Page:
Cold Modalities With Different Thermodynamic Properties Produce Different Surface and Intramuscular Temperatures

J Athl Train. 2003 Mar;38(1):28-33.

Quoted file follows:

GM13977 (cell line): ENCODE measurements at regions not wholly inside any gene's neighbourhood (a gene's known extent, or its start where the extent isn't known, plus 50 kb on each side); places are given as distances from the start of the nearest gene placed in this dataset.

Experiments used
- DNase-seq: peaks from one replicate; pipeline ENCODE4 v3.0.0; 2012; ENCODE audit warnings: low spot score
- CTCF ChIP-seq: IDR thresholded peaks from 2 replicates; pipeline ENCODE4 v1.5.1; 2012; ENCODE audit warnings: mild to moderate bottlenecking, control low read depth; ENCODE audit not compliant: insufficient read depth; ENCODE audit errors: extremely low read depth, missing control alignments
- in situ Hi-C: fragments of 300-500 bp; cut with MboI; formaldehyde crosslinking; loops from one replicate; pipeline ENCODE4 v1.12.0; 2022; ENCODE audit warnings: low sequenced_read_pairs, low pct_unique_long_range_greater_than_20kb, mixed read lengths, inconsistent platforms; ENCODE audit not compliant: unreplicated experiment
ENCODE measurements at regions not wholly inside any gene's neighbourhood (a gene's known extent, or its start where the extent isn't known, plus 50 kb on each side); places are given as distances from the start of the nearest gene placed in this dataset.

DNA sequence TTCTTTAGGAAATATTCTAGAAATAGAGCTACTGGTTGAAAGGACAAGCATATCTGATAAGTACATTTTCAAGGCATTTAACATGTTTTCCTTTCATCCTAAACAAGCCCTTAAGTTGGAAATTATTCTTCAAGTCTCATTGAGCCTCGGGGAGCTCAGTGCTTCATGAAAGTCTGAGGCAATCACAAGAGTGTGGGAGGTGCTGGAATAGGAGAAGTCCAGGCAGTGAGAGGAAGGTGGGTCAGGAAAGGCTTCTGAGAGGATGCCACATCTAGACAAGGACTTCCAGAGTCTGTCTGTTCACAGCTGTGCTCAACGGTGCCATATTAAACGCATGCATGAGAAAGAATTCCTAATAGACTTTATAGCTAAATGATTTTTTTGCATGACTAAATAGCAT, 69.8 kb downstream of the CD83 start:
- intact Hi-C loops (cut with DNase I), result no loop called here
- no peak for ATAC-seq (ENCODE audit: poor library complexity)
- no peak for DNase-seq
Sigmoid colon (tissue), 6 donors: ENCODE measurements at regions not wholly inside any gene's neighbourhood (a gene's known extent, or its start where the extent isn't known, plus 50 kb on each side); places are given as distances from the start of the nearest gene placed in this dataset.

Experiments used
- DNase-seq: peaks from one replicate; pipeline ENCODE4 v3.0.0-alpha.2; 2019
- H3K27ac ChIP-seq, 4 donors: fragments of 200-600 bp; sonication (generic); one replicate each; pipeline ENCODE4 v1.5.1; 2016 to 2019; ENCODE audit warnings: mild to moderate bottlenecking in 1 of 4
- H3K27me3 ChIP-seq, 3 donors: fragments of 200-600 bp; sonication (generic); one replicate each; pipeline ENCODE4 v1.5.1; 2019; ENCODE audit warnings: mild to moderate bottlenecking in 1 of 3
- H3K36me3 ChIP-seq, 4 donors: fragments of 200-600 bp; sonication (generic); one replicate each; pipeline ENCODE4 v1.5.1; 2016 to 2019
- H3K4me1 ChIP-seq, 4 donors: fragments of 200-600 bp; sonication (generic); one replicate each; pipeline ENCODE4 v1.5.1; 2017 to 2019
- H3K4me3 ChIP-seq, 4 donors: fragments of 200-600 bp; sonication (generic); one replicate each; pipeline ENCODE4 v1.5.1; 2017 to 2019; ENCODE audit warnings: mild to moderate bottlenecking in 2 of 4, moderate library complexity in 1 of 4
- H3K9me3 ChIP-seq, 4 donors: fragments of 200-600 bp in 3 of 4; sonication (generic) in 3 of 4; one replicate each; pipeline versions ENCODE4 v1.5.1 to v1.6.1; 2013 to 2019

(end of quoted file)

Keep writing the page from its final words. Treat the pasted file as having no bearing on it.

OBJECTIVE: To compare surface cooling and deep cooling produced by 3 common forms of cryotherapy. DESIGN AND SETTING: We used a 3 x 4 x 4 factorial with repeated measures on measurement depth and treatment. Independent variables were measurement depth (surface, fat + 1 cm, and fat + 2 cm), treatment (ice bag, Wet-Ice, Flex-i-Cold, and control), and treatment order (first, second, third, and fourth). The lowest temperature recorded was the dependent variable. The treatment order was counterbalanced using a Latin square. Data were analyzed with a repeated-measures analysis of variance. SUBJECTS: Fifteen collegiate volunteers who were free of lower extremity abnormalities. MEASUREMENTS: Thigh skin and thigh intramuscular temperatures (1- and 2-cm subadipose) were measured at 30-second intervals both before and during the 30-minute treatments using fine-wire implantable and surface thermocouples. The coldest recorded temperatures were analyzed. RESULTS: Statistical differences were observed for the depth-by-treatment interaction as well as for the depth and treatment main effects. During cold treatments, superficial depths were colder than deeper depths, and all cold treatments were colder than controls at all depths. For the interaction effect at both the skin surface and at 1-cm subadipose, the ice-bag and Wet-Ice treatments were colder than the Flex-i-Cold treatment. For the interaction at 2-cm subadipose, the cold treatments did not differ from each other. Order of treatments did not produce a significant effect. CONCLUSIONS: During a 30-minute cryotherapy treatment, modalities that undergo a phase change caused lower skin and 1-cm intramuscular temperatures than cold modalities that do not possess these properties. These differences were not seen at 2-cm subadipose but may become apparent with longer treatments.